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As we head into the spring months, the weather finally warms up and you get to enjoy more time outdoors, soaking up the sun. However, there is a downside to spring and the burst of life in plants that accompanies it which many people are susceptible to, and that is seasonal allergies.

What are Seasonal Allergies?

Seasonal allergies are a very common condition, but what sets off these allergies varies by geographic location and time of year.

Allergies, in general, occur when your body overreacts to some type of allergen. The most common allergens are pollens from wind-pollinated plants, such as grasses, trees, and weeds. Different plants emit pollen at different times, so what allergen you are allergic to will dictate when you experience seasonal allergies.

While spring is most commonly considered allergy season, where you live and what your allergy triggers are may mean that you experience allergies in other seasons as well.

For those whose seasonal allergies are at their worst in spring, you can primarily blame trees for this. Summertime seasonal allergies are mostly due to grasses and some weeds. As for fall, ragweed season is at its peak. Winter is typically a season of relief for individuals with seasonal allergies before the cycle begins again the following spring.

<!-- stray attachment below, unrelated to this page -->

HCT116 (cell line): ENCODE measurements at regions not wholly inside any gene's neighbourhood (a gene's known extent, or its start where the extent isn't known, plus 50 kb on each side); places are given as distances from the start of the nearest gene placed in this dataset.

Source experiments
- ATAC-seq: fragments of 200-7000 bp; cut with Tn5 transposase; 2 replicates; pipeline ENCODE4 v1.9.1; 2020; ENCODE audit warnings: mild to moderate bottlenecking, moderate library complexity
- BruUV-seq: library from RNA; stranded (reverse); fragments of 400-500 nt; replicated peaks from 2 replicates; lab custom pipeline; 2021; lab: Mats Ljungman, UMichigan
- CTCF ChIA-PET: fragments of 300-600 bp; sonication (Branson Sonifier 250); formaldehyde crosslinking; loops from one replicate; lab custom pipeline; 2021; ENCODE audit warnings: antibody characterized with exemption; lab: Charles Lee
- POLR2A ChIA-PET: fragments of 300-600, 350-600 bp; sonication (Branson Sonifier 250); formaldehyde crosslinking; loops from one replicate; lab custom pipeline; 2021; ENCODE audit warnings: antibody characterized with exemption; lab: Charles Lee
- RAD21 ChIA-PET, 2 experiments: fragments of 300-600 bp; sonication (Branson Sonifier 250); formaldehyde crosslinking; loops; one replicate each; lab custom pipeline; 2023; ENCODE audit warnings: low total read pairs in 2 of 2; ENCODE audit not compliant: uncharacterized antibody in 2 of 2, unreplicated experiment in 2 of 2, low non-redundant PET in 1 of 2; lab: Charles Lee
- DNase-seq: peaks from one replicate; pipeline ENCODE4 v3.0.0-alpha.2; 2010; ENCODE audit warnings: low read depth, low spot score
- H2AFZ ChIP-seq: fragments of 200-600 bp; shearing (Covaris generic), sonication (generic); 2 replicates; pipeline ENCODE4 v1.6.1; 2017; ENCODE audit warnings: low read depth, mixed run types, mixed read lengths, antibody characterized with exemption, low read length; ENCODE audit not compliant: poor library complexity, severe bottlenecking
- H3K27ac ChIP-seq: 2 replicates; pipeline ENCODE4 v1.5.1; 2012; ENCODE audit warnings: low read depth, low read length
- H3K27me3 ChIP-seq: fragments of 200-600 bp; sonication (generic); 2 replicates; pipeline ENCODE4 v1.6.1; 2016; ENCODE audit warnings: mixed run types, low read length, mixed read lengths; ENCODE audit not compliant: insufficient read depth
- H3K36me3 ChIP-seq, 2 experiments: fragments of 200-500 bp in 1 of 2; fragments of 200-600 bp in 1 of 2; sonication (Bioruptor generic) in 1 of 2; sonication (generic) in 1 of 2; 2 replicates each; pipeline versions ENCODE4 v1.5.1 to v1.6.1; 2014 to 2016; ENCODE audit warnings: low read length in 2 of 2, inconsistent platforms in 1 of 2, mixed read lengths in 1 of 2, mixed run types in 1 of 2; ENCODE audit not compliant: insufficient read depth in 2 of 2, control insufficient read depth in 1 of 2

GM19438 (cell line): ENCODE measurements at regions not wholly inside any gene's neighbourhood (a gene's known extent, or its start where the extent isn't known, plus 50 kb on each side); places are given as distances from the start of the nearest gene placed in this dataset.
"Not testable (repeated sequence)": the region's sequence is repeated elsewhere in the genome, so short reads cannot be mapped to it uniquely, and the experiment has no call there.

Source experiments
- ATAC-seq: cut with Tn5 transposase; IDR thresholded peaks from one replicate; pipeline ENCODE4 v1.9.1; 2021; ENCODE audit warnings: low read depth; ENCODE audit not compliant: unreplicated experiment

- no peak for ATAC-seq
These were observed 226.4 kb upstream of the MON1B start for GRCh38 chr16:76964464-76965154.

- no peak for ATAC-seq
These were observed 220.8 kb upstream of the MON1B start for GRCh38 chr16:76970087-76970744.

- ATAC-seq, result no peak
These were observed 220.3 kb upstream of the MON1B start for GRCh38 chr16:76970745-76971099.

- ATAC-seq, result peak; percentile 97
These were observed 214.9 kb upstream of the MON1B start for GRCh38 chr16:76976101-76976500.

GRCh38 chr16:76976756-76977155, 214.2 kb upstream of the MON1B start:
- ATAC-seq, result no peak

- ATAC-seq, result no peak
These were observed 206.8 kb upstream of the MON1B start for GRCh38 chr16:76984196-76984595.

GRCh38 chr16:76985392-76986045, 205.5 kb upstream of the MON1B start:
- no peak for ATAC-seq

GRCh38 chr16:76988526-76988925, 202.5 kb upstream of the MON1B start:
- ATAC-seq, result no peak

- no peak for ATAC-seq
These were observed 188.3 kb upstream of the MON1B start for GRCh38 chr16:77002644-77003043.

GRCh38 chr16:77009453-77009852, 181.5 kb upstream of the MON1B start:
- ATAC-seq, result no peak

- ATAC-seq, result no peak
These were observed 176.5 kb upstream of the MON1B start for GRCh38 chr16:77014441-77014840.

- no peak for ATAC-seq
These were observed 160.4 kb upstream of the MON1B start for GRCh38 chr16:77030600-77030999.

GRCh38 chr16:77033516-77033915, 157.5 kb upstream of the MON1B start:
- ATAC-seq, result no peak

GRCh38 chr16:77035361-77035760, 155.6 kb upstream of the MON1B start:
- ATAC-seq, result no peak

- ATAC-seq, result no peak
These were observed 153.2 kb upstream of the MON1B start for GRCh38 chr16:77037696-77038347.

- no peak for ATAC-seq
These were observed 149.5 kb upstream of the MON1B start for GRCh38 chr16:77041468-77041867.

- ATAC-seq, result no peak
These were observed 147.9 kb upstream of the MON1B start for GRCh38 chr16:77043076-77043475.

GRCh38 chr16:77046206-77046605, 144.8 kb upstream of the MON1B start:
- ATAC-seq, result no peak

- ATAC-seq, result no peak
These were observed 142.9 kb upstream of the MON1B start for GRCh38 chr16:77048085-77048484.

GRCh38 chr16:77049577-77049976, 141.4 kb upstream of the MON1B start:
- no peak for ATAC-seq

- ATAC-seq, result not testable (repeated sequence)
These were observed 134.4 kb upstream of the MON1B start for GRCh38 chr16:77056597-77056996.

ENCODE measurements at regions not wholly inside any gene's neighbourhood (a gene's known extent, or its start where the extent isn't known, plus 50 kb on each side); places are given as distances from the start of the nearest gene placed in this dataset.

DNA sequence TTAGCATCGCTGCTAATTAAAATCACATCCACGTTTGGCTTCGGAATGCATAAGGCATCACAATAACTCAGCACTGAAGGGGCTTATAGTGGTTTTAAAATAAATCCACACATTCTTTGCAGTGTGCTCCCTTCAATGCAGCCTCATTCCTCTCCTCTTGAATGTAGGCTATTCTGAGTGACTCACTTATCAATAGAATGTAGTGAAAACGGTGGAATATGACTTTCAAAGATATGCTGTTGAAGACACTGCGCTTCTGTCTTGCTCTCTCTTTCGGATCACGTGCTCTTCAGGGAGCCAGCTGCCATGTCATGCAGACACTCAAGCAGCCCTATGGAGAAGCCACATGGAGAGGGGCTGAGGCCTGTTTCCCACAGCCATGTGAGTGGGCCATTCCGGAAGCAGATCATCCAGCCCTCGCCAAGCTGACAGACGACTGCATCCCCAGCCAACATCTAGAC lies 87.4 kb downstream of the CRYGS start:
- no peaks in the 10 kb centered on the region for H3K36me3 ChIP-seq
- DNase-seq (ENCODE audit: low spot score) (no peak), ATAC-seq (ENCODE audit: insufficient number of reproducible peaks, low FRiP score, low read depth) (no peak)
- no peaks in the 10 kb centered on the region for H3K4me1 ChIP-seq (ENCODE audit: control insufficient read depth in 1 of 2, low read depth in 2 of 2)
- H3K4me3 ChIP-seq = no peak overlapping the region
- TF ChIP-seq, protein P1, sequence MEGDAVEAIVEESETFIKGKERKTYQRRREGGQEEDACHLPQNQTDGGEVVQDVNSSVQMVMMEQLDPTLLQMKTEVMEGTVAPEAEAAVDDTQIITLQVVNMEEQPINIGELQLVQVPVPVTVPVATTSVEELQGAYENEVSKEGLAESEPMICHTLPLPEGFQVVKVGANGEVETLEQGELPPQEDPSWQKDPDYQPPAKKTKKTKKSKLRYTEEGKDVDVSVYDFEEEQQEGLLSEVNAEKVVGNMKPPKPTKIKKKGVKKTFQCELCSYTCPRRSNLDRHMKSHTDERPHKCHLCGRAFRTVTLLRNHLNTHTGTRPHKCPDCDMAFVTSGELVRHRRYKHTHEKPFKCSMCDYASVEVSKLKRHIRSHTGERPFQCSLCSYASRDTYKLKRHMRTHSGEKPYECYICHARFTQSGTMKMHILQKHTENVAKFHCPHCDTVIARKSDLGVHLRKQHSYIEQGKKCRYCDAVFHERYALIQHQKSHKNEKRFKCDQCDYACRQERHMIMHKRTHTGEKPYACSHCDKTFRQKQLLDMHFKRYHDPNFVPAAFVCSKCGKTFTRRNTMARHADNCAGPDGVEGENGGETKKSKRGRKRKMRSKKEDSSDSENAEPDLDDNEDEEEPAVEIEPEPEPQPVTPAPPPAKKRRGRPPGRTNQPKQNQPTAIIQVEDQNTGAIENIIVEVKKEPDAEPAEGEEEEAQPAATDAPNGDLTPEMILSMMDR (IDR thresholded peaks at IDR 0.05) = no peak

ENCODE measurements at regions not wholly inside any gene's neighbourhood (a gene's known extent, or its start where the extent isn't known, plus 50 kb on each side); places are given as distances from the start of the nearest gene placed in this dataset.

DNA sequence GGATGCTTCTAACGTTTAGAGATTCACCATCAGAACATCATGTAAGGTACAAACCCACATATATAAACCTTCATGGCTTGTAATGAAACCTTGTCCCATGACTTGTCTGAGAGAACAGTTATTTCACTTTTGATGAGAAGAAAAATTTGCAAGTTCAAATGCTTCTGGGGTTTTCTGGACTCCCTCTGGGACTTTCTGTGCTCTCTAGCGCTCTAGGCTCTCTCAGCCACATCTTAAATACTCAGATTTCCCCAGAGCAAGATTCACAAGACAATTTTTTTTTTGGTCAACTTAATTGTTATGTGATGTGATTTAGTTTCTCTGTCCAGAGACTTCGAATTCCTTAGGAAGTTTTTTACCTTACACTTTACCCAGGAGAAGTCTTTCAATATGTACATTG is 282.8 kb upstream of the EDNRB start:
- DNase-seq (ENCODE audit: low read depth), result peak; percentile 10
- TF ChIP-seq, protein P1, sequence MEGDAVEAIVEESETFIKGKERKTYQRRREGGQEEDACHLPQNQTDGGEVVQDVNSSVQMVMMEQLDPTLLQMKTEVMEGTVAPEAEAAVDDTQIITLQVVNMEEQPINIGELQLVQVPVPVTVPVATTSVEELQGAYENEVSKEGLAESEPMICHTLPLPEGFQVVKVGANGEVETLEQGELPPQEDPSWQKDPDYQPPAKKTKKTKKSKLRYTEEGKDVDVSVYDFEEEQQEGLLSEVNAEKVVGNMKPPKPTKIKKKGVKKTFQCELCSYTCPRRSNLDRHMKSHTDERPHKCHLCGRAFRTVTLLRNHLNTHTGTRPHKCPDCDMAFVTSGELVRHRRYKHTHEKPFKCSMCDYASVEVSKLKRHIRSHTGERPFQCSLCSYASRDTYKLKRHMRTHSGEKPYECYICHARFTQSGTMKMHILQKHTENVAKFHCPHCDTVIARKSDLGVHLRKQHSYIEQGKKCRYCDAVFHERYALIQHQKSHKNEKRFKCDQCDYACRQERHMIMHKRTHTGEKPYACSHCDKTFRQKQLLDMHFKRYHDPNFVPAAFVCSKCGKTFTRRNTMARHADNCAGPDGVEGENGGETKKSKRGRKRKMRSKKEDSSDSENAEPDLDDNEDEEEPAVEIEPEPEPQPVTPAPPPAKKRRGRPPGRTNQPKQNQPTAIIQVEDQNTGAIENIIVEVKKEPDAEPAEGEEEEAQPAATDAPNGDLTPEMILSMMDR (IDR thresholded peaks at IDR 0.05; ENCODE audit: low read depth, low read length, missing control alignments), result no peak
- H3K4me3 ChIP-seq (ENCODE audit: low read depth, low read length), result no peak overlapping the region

Symptoms of seasonal allergies can vary, and not everyone exhibits the same symptoms. The severity of your symptoms can also vary significantly based on how severe your reaction is.

Some symptoms of seasonal allergies include:

  • sneezing
  • watery and itchy eyes
  • runny or stuffy nose
  • ear congestion
  • itchy throat, sinuses, or ear canals